For the MK.II Jensen FF & Interceptor, new cast aluminium rocker box covers  were manufactured bearing the Jensen name both sides. On Mk.II cars, a silvered asbestos type heat shield was glued to the bulkhead, in an effort to keep engine-bay heat away from the cockpit. On initial MK.II production the material was mostly as per late MK.I, with silver foil glued to standard black felt padding. However, as production progressed, more of the silver asbestos type material was used on the bulkhead area. The radiator and fan set up was the same as late MK.I cars, with the shrouds and fan motors set at a diagonal across the radiator. In a addition to a Lucas engine-bay light, the MK.II had a flexible light. This can be seen attached to the side of the fuse / relay box, and was operated by a white plastic on/off switch.

 

Jensen FF MK.III chassis number 130/325 – Engine-Bay

Overview

Even before the end of Jensen FF MK.II production, management at Jensen Motors had decided to drop the Jensen FF from their range. As the new MK.III Interceptor was getting close to its launch date, the company had to make a decision as what to do with the FF. There were quite a few FF body shells either built or nearly built, and to have built them up as MK.II cars, may have made them difficult to sell alongside the launch of a MK.III Interceptor. It was agreed that the remaining bodies would be finished as MK.III FFs, in the least expensive way possible. In other words, anything that would involve too much finiancial outlay, would remain as MK.II. Jensen FF 130/325 was right at the end of FF production. 15 MK.III Jensen FF cars were built. Just three further cars were built in chassis number sequence after 130/325, bringing the last chassis number to 130/328.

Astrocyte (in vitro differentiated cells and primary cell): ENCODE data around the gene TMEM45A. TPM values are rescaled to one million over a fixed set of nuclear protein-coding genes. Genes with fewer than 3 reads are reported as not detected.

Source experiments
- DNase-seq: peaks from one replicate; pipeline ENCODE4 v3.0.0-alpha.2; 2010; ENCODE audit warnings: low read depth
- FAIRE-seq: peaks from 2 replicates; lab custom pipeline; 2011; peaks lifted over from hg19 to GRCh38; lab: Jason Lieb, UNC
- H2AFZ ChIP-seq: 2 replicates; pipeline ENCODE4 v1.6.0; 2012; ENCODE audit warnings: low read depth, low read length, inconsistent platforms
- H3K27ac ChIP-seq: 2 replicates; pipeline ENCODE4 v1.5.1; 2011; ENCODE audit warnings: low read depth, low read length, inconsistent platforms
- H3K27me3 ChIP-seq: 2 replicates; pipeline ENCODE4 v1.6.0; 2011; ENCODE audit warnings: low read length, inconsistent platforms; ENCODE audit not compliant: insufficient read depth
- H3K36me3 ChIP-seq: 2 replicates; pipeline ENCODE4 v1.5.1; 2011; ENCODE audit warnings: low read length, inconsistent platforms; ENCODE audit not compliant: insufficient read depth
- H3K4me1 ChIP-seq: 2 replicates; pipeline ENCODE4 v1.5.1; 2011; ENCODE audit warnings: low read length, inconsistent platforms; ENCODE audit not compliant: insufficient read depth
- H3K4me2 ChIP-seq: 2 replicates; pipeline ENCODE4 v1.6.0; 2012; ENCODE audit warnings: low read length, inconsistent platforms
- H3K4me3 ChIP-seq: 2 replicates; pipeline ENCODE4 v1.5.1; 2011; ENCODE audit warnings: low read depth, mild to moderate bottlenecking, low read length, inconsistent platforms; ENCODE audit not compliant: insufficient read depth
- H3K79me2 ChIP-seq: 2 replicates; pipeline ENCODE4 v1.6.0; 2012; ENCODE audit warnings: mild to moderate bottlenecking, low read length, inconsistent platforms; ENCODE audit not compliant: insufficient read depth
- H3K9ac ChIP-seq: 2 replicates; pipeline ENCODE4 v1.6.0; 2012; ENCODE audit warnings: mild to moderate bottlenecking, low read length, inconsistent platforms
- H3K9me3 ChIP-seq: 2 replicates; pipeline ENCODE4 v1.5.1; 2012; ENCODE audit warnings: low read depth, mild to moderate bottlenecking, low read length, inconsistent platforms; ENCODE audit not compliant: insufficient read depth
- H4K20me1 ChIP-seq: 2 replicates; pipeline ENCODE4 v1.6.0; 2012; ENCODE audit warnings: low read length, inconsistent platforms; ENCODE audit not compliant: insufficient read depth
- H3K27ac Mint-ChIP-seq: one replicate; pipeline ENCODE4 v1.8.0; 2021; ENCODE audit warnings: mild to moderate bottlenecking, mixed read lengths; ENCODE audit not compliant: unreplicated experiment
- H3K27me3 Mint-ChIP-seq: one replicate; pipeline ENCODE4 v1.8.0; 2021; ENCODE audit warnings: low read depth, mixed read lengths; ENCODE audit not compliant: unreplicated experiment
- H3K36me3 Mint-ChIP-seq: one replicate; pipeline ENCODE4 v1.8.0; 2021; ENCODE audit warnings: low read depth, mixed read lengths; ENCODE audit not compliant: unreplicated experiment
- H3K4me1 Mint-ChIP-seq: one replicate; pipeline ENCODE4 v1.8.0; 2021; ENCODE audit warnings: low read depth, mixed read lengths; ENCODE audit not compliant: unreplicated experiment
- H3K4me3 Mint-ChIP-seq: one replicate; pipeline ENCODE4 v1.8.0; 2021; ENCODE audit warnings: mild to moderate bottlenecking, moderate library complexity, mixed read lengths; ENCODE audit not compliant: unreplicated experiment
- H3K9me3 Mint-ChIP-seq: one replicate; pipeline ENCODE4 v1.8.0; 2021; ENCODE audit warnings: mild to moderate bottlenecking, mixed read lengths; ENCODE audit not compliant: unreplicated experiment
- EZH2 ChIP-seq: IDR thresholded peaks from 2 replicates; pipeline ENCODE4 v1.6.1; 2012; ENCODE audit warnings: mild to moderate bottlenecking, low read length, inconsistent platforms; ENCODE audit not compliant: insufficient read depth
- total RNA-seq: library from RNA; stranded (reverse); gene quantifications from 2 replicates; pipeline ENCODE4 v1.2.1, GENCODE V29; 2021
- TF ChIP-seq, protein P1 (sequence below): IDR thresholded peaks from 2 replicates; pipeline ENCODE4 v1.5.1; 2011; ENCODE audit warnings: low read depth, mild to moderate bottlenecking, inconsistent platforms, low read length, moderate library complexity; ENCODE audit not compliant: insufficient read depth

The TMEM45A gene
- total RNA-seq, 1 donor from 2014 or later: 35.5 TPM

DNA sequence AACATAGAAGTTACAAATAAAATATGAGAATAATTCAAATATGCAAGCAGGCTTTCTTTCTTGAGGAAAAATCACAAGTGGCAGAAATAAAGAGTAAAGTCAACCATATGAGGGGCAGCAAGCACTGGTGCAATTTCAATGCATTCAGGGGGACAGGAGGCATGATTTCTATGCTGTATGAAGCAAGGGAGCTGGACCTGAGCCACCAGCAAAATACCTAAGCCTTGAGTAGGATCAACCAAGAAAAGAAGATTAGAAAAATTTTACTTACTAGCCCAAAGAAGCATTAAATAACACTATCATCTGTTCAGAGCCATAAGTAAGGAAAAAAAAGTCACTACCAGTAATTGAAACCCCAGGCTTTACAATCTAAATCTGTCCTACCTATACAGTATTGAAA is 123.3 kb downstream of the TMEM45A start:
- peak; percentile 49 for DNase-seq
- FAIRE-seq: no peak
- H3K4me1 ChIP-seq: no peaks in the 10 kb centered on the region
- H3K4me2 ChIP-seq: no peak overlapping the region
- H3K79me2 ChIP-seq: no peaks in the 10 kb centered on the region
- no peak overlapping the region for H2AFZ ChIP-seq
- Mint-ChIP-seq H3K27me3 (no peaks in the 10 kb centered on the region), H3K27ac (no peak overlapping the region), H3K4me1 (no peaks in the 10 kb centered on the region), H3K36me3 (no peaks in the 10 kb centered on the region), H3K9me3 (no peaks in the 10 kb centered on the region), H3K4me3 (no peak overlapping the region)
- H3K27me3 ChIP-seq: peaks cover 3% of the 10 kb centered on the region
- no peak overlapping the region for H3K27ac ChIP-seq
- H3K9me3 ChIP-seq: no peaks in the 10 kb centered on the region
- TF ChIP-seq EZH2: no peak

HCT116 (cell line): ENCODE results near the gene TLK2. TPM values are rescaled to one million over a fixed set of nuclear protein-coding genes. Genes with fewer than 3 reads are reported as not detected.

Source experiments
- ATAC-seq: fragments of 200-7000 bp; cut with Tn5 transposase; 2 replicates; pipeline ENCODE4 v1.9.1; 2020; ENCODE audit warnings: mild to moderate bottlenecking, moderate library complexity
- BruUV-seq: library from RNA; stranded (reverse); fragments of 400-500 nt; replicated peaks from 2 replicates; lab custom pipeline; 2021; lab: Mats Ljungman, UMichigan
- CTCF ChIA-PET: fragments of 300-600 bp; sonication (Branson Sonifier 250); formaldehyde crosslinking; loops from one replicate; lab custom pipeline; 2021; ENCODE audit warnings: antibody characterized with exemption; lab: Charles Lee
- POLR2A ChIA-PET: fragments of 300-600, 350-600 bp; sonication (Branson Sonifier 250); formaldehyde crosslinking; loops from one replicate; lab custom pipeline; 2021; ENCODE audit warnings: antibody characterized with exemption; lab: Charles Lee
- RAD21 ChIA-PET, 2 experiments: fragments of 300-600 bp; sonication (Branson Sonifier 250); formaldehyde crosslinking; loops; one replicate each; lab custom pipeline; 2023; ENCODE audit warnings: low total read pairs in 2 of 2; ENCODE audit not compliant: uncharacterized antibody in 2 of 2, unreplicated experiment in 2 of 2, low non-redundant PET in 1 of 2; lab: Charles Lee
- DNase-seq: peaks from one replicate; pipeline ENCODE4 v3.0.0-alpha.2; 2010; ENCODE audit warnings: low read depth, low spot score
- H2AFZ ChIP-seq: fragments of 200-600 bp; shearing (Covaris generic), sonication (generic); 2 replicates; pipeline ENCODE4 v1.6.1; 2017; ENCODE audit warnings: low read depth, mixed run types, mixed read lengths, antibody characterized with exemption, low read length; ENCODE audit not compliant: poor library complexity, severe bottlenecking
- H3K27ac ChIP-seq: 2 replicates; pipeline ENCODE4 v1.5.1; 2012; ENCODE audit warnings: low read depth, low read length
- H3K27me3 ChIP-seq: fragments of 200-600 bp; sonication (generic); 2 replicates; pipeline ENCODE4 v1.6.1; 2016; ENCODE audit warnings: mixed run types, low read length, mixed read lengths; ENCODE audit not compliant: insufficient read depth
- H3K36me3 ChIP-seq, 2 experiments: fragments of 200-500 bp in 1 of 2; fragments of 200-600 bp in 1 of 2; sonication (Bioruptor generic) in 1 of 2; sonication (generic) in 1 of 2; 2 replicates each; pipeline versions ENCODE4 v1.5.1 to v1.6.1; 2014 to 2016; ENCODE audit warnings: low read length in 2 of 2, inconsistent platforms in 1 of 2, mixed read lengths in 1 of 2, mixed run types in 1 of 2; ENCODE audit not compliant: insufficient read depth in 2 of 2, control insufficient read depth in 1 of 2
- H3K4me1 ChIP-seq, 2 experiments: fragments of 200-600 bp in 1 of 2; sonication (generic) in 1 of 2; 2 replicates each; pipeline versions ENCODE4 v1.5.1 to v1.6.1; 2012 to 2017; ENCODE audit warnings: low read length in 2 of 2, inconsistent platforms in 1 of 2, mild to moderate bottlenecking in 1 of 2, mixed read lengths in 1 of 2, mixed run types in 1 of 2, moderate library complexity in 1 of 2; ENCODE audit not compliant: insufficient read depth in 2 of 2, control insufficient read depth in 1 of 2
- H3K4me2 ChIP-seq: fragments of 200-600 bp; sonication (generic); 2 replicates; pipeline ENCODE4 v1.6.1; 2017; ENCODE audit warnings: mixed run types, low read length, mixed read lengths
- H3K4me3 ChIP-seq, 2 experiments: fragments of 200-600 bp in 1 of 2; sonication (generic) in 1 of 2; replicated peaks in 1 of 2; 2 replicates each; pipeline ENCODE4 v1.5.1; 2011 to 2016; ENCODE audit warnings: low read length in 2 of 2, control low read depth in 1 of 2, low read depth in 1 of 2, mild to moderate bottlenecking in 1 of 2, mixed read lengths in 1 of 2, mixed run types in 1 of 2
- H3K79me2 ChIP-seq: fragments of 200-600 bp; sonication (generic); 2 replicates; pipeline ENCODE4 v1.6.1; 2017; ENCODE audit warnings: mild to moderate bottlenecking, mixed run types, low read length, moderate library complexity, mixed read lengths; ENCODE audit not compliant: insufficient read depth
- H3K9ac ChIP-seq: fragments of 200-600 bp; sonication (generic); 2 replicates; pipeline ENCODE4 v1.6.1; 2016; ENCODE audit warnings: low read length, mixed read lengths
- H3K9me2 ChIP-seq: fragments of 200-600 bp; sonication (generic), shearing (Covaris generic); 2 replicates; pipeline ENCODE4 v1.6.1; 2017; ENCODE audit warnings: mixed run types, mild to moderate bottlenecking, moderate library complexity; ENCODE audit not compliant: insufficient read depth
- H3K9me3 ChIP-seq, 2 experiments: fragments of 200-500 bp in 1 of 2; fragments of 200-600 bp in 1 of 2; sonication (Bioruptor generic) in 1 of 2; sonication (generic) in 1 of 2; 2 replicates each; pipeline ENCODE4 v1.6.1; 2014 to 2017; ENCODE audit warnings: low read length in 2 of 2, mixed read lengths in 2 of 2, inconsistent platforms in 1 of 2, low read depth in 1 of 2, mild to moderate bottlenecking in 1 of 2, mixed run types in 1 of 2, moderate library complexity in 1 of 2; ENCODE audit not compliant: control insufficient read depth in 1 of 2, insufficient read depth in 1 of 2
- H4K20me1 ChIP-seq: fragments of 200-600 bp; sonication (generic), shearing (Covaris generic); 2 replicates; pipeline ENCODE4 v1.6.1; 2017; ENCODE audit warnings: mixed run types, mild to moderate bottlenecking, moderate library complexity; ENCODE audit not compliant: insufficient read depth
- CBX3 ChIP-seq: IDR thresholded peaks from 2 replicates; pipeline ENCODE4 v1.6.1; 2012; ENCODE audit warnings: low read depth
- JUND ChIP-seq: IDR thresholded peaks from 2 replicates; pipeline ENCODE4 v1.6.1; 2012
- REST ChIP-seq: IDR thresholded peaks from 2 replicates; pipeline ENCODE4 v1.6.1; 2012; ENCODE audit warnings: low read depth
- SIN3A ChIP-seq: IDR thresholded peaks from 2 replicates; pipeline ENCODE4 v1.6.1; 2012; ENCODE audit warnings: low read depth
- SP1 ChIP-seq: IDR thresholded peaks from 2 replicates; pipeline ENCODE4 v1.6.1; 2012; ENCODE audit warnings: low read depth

Jensen Museum | FF MK III Engine-Bay

Engine-bay of 130/325.

The above image of Jensen FF 130/325 shows the engine-bay with some later modifications.  In particular, a Sardon air-conditioning compressor has been fitted instead of the standard York compressor. Many Jensen cars have had this upgrade, as the Sardon (or indeed other modern compressors) works more efficiently than the York. Although the original white boxed air-conditioing regulatiors can be seen to the passenger side inner wing panel, they are no longer plumbed into the system, as the Sardon system doesn’t require them. The MK.III FF has a full radiator shroud, and this is still fitted to 130/325. However, high efficiency Bosch fans have been fitted. From factory the original fans had yellow plastic blades, rather than the black painted metal fans previously used on MK.II cars. Most other features of the MK.III FF engine-bay remained the same as the MK.II.

Jensen Museum | FF MK III Engine-Bay

Engine-bay of 130/325 looking across from the driver side.

 

Jensen Museum | FF MK III Engine-Bay

Engine-bay of 130/325 looking across from the passenger side.

 

The engine-bay layout of the MK.III was largely the same as the MK.II. The braking system was the same, although the MK.III FF used ventilated discs, the same as the Interceptor III. The upgraded Sardon air-conditioning compressor can clearly be seen just forward of the air-can. As with the MK.II FF, there is a flexible light attached to the body of the main relay/fuse unit, which in turn trails across to the front of the radiator, where it is held with a special clip.